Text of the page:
US woman gives birth to ‘MoMo’ twins; know about the rarest of rare pregnancies

In what has been termed as a rare occurrence, a US woman gave birth to two pairs of identical twins within six months of each other, according to a press statement from University of Alabama at Birmingham. Such twins, known scientifically as ‘MoMo‘, an abbreviation for monoamniotic-monochorionic, are some of the rarest types of twins, making up less than one percent of all births in the United States, noted the statement. It also stressed that such MoMo twin pregnancies have a high risk of fetal complications.

In this particular case, the mother Britney Alba, an elementary school teacher from Tuscaloosa, Alabama, US, found out she was expecting twins again about six months after giving birth to her first set of twins named Luka and Levi. Subsequently, Alba was admitted to the university’s High-Risk Obstetrics Unit when she was 25 weeks pregnant. She stayed there for more than 50 days as a result of the complications. Considering the high risk of stillbirth associated with MoMo births, doctors stated that their aim was to deliver the twins via cesarean section, as per the country’s standard, at 32 to 34 weeks.

The second pair of twins, Lydia and Lynlee Alba, were delivered by her on October 25, 2022.

“The team conducted ongoing prenatal care, including fetal monitoring several times a day to ensure the twins remained well. Given the rarity of her pregnancy, Alba was also visited by medical students, residents, and fellows,” the hospital said in a statement.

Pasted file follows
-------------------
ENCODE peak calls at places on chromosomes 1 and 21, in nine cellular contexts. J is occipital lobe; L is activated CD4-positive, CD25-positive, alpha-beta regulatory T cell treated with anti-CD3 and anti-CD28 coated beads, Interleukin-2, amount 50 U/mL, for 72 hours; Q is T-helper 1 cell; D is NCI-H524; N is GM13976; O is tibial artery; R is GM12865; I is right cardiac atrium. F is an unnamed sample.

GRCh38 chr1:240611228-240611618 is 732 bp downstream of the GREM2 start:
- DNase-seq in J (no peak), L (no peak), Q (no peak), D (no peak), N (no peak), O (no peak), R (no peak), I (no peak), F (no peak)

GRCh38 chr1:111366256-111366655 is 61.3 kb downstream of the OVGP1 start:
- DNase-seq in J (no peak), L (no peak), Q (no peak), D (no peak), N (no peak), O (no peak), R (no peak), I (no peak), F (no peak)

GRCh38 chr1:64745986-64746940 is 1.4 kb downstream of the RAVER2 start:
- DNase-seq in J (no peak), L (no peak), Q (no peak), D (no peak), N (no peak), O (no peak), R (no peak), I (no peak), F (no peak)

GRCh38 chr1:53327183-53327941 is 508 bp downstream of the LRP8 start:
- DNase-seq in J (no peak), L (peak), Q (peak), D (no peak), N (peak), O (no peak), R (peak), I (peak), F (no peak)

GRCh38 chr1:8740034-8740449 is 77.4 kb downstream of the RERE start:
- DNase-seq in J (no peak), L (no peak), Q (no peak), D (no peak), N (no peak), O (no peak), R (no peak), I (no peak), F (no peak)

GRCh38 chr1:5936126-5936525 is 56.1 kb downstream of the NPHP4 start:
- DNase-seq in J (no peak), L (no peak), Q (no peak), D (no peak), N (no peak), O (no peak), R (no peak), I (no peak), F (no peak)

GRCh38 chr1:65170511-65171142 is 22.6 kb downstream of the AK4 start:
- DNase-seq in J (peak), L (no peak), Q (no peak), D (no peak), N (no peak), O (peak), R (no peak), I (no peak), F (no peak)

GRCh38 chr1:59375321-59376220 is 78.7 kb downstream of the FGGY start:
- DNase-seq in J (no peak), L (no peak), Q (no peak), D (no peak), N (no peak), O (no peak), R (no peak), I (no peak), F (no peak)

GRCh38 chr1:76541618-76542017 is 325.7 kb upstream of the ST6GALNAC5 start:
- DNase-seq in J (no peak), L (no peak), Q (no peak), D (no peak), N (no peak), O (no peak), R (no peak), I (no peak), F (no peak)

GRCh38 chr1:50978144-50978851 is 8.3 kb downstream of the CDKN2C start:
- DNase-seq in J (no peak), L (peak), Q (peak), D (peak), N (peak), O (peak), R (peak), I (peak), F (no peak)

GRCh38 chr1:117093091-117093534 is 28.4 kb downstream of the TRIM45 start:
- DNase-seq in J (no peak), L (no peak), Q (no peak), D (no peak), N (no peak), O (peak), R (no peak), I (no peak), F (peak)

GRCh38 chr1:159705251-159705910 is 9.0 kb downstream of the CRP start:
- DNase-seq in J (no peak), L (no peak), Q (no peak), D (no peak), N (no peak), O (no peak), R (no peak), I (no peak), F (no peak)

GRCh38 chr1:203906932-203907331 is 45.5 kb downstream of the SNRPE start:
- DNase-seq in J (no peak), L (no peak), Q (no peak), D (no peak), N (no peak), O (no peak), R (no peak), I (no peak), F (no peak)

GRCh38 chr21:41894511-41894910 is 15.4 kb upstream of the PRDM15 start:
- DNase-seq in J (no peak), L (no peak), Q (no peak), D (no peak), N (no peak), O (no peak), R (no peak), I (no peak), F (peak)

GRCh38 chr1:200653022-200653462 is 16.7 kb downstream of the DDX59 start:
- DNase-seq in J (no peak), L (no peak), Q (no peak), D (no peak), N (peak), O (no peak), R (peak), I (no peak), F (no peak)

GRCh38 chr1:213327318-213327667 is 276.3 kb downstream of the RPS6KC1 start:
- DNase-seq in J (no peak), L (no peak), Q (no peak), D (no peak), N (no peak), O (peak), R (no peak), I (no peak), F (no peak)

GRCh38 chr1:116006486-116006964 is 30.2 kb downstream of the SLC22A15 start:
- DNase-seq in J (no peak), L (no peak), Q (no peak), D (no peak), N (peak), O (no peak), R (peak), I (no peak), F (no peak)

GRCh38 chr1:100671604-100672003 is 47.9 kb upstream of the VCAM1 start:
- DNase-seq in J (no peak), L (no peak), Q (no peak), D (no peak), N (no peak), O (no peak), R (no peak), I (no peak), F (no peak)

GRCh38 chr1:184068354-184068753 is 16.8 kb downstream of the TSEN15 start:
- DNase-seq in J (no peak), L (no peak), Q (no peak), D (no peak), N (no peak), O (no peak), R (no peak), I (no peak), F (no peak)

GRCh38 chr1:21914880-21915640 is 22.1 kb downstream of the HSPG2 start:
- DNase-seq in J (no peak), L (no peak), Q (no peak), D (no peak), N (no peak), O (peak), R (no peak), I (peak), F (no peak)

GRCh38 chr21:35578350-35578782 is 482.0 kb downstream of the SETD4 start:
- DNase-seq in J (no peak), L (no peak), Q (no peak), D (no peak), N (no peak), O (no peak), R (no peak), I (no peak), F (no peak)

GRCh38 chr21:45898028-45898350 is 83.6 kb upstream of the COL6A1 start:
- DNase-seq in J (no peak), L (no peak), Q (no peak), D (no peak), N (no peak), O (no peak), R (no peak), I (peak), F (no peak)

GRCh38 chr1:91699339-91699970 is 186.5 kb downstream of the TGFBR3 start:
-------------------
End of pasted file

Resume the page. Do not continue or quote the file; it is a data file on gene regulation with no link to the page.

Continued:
Since the twins were born during the 32nd week, they received care in the newborn unit of the hospital for months before they were discharged on December 7, 2022.

“It was nerve-wracking to think about the journey ahead of me and being away from my boys for several weeks. But I knew I had a village at home and would be in great hands at UAB, which calmed my worries,” Alba expressed.

What are MoMo pregnancies?

In a MoMo pregnancy, the twins are known to share the same placenta, amniotic sac and fluid. But they have different umbilical cords. “They share everything except umbilical cords, which can easily become entangled in a single sac. Unfortunately, there is a high rate of stillbirths associated with MoMo twins,” said Rachel Sinkey, M.D., assistant professor in the UAB Marnix E. Heersink School of Medicine Department of Obstetrics and Gynecology.

Agreed Dr Shobha Gupta, medical director, gynecologist and IVF specialist, Mother’s Lap IVF Centre New Delhi and Vrindavan and said that monoamniotic twins frequently experience tangling of their umbilical cords because of a shared amniotic environment.

“In some cases, this entanglement can be so severe as to impair the twins’ ability to receive blood, which can lead to the loss of one or both of the twins. It can be challenging to anticipate these events. As a result, these twins are carefully monitored during the entire pregnancy,” Dr Gupta noted.

How does such a condition occur?

A mother gives birth to MoMo twins when a single fertilised ovum or egg leads to identical twins and these twins share the same placenta and amniotic sac. “MoMo twins are mainly identified by ultrasound in the early pregnancy months,” said Dr Pratima Thamke, consultant obstetrician and gynaecologist, Motherhood Hospital, Kharghar.

As per the university, MoMo twins are some of the rarest types of twins, making up less than one per cent of all births in the United States. According to Dr Gupta, MoMo twins account for “fewer than 0.1 per cent of all pregnancies and one per cent of identical twins”.